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With MIH moving to new offices, and on the brink of signing up for their first commercial lease we began to think about commercial leases in general. Even for us, as seasoned commercial property managers, we find leases daunting and therefore we thought it would be a good idea to write a blog to try and guide you through what could be described as a minefield.
For a landlord looking to grant a commercial lease, there are four main options, a traditional commercial lease, a periodic tenancy, tenancy at will and license to occupy.
The traditional commercial lease is perhaps the most permanent option when renting a commercial property. It is the longest of the commercial leases available and is often the most complex. This can be used for lettings from 1 -25 years, although this length of tenure has become increasingly rare.
The biggest difference between this lease and the others described below is that the owner of the lease has exclusive possession rights over the property and the landlord can only access the property on specific terms set out in the lease.
Often as a result of a formal commercial lease, a periodic tenancy is created. As the name suggests this is a tenancy that is most likely to have arisen as a consequence of the previous lease.
Frequently this is a result of where a tenant remains in occupation of a premise, continuing to pay the rent despite the lease having come to an end. Alternatively, it may be that the tenant has been able to take occupation prior to a formal lease being granted or agreed.
The length of the tenancy and the notice period will be determined by the frequency of the rental payments i.e. monthly or quarterly payments. The drawback for the landlord with this arrangement aside from there being no fixed tenancy is that a tenant in this situation may be able to claim additional rights to the property via the L and T act 1954, which requires that the formal procedure be followed to bring a tenancy to an end.
Another option for a landlord is a tenancy at will, which allows a landlord to let a property without defining a defining a period of tenancy. In the absence of a formal tenancy period, the landlord or the tenant can end the tenancy with as little as one months’ notice or whatever notice is defined in the agreement.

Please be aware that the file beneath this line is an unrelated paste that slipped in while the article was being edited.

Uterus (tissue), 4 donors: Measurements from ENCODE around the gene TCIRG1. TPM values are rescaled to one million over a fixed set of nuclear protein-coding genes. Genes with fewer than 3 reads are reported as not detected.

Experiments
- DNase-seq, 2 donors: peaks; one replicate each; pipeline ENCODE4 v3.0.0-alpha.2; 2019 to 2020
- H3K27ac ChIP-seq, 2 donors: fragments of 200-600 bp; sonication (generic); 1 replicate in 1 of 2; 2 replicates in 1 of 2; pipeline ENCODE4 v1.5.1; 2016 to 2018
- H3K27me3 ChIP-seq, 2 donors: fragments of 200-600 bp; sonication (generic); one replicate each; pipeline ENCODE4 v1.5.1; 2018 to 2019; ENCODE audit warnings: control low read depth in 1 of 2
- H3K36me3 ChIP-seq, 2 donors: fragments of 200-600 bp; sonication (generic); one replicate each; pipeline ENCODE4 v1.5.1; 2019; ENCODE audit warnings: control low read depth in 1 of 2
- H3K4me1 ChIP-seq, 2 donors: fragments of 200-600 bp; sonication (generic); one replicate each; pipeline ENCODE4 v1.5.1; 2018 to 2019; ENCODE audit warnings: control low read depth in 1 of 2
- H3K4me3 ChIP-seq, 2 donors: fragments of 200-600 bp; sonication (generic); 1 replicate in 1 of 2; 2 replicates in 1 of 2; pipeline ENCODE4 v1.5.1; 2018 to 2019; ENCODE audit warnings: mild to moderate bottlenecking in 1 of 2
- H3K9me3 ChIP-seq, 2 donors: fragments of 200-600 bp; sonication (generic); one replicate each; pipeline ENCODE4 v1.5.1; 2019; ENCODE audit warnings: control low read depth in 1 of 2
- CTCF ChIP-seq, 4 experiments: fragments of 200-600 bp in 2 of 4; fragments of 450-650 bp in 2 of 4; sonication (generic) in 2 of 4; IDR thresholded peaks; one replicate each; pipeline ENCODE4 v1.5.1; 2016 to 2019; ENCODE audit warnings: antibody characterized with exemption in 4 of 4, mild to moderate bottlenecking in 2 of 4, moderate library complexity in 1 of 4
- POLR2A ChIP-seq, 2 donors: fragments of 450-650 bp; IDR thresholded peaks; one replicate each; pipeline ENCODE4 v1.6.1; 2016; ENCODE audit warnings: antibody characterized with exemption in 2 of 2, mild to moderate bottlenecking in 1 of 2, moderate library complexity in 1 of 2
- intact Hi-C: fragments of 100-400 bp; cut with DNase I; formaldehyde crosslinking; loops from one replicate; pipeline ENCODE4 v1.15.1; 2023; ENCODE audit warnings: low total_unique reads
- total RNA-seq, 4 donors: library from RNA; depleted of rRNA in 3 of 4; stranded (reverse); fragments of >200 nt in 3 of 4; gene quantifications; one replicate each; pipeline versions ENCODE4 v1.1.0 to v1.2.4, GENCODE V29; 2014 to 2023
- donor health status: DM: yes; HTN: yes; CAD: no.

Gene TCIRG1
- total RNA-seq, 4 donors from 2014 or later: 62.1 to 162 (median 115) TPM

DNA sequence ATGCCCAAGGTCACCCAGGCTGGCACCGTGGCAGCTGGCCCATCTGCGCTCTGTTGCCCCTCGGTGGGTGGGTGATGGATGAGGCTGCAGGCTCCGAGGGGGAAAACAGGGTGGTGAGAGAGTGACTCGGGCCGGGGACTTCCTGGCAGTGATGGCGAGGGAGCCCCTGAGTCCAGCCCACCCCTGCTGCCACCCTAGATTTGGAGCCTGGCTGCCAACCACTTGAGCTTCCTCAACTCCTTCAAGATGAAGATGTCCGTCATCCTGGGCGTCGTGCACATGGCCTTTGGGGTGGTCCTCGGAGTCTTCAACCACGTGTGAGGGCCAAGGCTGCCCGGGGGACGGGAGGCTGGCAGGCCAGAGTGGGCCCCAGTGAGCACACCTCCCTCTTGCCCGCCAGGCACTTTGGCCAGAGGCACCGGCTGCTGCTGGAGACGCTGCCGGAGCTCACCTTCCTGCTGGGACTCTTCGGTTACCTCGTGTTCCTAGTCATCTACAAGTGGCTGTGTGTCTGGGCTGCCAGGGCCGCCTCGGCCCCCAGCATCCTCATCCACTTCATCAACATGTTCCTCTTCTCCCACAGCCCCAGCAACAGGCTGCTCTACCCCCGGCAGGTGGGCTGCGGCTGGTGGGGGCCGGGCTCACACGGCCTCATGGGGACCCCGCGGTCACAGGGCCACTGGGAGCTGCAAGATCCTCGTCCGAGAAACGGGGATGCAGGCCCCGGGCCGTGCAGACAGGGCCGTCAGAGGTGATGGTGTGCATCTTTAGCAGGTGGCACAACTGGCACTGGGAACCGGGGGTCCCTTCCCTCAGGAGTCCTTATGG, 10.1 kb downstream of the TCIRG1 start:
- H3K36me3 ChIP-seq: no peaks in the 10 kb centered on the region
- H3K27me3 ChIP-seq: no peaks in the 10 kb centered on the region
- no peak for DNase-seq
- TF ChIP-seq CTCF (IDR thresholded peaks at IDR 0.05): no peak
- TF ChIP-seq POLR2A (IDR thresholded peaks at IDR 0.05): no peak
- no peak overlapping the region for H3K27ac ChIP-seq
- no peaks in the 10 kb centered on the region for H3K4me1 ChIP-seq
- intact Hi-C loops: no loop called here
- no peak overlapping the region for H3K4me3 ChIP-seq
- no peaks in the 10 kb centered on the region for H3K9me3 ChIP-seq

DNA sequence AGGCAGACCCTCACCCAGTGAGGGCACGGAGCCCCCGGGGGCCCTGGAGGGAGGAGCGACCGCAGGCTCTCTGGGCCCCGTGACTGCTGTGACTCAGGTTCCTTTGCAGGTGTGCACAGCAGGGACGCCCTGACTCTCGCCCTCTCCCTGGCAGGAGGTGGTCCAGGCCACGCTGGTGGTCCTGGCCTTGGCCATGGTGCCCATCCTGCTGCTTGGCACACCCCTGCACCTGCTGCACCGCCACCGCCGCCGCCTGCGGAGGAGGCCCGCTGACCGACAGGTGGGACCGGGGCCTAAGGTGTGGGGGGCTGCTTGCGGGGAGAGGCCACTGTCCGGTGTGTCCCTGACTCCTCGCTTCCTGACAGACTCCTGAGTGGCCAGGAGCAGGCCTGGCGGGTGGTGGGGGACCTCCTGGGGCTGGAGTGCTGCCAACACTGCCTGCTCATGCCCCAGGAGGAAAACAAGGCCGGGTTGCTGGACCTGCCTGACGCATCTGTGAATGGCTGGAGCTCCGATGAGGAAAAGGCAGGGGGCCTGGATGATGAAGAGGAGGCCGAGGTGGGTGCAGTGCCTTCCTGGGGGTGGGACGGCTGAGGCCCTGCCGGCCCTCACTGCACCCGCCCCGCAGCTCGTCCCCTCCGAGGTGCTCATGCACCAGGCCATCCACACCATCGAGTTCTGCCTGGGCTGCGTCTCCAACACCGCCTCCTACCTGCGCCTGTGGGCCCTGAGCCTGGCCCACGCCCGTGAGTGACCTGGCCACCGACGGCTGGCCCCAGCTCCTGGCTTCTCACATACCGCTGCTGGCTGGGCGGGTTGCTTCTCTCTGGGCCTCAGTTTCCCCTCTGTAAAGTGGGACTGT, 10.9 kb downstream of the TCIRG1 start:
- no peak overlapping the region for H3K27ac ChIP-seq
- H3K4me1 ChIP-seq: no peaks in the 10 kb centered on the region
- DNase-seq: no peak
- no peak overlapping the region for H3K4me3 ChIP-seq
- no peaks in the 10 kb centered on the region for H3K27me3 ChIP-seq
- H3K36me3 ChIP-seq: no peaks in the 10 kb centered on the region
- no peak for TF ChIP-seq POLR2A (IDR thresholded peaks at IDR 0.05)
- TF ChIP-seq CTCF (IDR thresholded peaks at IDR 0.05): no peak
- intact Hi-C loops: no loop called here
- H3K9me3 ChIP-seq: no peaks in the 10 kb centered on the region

While a tenancy at will can be agreed upon by the parties, a landlord has to be aware that inadvertently a periodic tenancy could be created, and again, the same drawback is that a periodic tenancy is created and the tenant is entitled to the rights as set out in the L & T act 1954.
Finally, there is a license to occupy. This is an agreement where the landlord and the tenant coexist in the same office but stops short at a landlord-tenant relationship. Rather than being a tenant and landlord relationship, the relationship is instead one of licensor and licensee. There is no right to occupation of the premises and the licensor can access the property at will. The benefit to this is that it is simple and shorter than a commercial lease however there is decreased security for both parties.
When granting a Lease, in whichever form, consideration should be given to whether to opt-in or out of the L and T Act 1954, what the rights of renewal or purchase are, what conditions need to be met at the end of the tenancy, and whether to carry out a schedule of condition.
Whichever tenancy a landlord decides to offer, a solicitor should always be engaged to advise on the potential pros and cons of the leases and to ensure that the rights of the landlord are protected. Consideration should also be given to getting the managing agent involved from the start so that they can comment on the practicalities of the lease terms.